Karl Meltzer - Like AJW, Meltzer hardly needs an introduction. Suffice to say he's won this thing four times before and is a former course record holder. He ain't gonna get in under 24 hours, but based on current form, I'd say he has a shot at running the second fastest time ever recorded.

Betsy Nye - Another old skooler who knows how to get it done at Hardrock. Look for a top-three finish.

Paul Sweeney - Don't know much about Paul other than he won in '04.

Wait List

John Anderson and Bryan Goding both have a chance of running, based on their wait-list spots, if they show up in Silverton on Thursday. I think John is planning on it, and know that Bryan will be there. If John runs, he's definitely a contender for first. If Bryan gets in, he could easily finish top five.

Honorable Mention

Brownie - He's been talking smack for months. Let's see what he's got.


Before getting out there and pacing and crewing for Alene Nitzky last year, I thought this race was for the crackpots only. I still do to a certain degree, but I have a lot more respect for the race and the mind-blowingly beautiful Death Valley after experiencing it first hand. I wound up pacing Alene for the last 45 miles (all hiking). She got in under 48 hours for the buckle finish.

We drank a lot of water over the course of two days

Just keep moving

Rest too long and it's hard to get going again, especially after 90 miles

Day two - the long march to Whitney

Just a few more miles of climbing

Alene had been talking non-stop for hours about that tree!


The race starts at the lowest point in the lower 48 and continues 135 miles to Whitney Portal, which serves as the trailhead for an 11 mile hike to the highest point in the continental U.S. As originally conceived, the race finished at the peak of Mount Whitney. Due to permit restrictions, the official race has been cut short (!) at the 135-mile mark. The hardest of the hardcore keep running once they cross the official finish line and don't stop until they get to 14,500 feet above sea level, having started in the desert at 280 feet below sea level.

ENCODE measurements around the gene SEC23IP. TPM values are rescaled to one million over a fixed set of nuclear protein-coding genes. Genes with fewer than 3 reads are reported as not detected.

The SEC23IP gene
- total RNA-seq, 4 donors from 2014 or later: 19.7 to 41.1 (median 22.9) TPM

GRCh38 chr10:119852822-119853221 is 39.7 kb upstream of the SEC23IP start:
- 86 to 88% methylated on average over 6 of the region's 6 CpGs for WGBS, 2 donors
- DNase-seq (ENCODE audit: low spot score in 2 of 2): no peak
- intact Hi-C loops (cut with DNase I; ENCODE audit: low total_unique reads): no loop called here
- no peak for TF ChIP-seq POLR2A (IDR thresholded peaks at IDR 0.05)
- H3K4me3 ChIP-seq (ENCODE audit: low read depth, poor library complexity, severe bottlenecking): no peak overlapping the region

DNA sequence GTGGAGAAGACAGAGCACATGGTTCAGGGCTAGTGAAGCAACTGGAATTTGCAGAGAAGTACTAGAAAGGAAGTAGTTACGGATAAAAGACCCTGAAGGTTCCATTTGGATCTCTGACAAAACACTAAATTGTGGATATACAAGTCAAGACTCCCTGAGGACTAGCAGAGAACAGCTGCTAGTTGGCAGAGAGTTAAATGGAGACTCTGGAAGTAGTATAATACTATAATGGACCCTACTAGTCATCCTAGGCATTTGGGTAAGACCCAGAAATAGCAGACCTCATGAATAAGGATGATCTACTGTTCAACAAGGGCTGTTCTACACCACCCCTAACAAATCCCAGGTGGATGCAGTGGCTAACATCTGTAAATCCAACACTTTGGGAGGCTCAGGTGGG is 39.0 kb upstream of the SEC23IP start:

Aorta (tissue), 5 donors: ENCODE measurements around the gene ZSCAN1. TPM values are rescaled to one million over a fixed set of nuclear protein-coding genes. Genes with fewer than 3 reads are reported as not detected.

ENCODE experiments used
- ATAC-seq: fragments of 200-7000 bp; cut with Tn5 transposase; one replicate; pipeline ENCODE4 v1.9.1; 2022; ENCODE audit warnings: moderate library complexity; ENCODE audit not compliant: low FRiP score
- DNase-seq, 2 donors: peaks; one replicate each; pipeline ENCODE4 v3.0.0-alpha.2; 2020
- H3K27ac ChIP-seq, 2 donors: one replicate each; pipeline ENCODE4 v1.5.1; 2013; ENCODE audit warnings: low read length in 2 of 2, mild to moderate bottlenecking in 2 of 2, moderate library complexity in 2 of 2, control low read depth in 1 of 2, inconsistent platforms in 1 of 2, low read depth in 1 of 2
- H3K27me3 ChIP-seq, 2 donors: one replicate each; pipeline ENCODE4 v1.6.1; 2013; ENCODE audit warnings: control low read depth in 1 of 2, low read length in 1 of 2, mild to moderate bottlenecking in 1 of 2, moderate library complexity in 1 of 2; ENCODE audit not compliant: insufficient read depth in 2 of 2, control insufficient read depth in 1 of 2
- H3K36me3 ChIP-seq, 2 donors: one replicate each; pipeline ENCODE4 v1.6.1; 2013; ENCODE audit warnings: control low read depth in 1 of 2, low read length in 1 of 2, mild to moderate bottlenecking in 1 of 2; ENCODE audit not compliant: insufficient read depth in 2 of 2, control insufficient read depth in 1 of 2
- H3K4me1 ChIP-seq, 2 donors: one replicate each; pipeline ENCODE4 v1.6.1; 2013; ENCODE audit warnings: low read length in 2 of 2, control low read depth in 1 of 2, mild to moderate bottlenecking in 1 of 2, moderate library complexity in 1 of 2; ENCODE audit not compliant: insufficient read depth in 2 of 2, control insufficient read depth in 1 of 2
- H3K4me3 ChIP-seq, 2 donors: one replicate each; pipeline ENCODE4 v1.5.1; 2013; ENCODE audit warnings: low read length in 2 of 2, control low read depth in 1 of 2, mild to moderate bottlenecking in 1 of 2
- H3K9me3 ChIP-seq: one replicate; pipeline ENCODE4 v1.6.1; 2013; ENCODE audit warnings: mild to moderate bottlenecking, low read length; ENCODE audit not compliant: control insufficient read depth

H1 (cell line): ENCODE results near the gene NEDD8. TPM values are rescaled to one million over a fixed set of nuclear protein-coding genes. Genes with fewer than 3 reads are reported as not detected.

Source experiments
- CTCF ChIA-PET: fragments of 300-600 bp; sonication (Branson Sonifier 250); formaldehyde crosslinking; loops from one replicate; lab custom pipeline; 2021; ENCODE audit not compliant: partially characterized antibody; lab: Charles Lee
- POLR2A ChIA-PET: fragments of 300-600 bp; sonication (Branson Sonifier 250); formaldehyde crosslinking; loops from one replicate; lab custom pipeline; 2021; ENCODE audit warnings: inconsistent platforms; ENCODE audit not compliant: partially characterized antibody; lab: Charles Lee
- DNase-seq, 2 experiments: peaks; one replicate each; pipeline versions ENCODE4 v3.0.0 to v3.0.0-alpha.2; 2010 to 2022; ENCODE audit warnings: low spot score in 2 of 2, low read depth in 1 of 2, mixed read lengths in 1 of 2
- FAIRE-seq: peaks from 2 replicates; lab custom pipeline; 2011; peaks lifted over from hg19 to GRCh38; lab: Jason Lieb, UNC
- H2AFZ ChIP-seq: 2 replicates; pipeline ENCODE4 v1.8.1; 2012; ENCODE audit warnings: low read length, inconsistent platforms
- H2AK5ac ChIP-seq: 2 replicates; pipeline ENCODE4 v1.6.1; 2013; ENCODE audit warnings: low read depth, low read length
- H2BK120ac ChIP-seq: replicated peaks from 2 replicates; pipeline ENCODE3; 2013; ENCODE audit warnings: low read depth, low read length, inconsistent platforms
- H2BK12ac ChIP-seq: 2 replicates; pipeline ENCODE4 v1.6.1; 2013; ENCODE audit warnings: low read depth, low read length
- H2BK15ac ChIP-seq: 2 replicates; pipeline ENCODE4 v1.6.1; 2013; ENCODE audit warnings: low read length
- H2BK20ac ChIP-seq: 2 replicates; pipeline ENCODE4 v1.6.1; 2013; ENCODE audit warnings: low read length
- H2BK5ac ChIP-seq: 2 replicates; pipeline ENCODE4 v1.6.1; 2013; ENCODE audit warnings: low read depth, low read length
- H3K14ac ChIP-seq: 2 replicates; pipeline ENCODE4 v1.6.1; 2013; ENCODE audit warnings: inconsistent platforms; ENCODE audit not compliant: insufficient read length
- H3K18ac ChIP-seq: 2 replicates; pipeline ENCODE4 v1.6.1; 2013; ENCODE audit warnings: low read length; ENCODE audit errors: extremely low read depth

The more interesting women's race is Jamie Donaldson's to lose, and I'd say she has an outside shot at winning the whole thing. However, she'll be pushed hard by Pam Reed, who she beat out for first last year, and Monica Schultz. Pam has won this thing many times before (outright in '02 & '03) and Monica has two wins, so if things head south for Jamie, as they most certainly could in what looks like it may be a 130 degree year, either Pam or Monica could win it.

The men's race is Jorge Pacheco's to lose. He's the defending champ and doesn't look to have too much competition this year - from what I can tell. I guess I should probably mention Dean Karnazes as he is by far the best-known name in ultra running, and a former winner at Badwater, but he won't be winning anything this year. Could be good for second in the men's race, but will be beaten by Jamie as he was last year, if Jorge drops or crumbles.


  1. Thanks for the mention! I'm just trying to finish before the Silverton brewery closes. My pick: Scott Jamie.

    I believe Jamie D. is going all the way to Mt. Whitney. As if "only" doing Badwater isn't enough.

  2. Just for the record Nick, I won the "human" race last year... And I have a 6 hour bet with brownie fer sum beer so I've got extra motivation. If I come away with a PR I'll be happy regardless of place.

    I look to be doing some runnin' with Ryan, Jared, Karl, Ricky, AJW, Troy Howard, Jon Anderson(?) and don't forget Jamil Coury (sleeper)

  3. Scott - Brownie looks like he's ready - that might be a tough bet to win. Not sure what your PR is, but if it's your time from last year, then my money would be on you shaving an hour or two.

    It's an open race this year, with a number of legitimate contenders for the win. However, Karl still has to be considered the guy to beat. Go get him!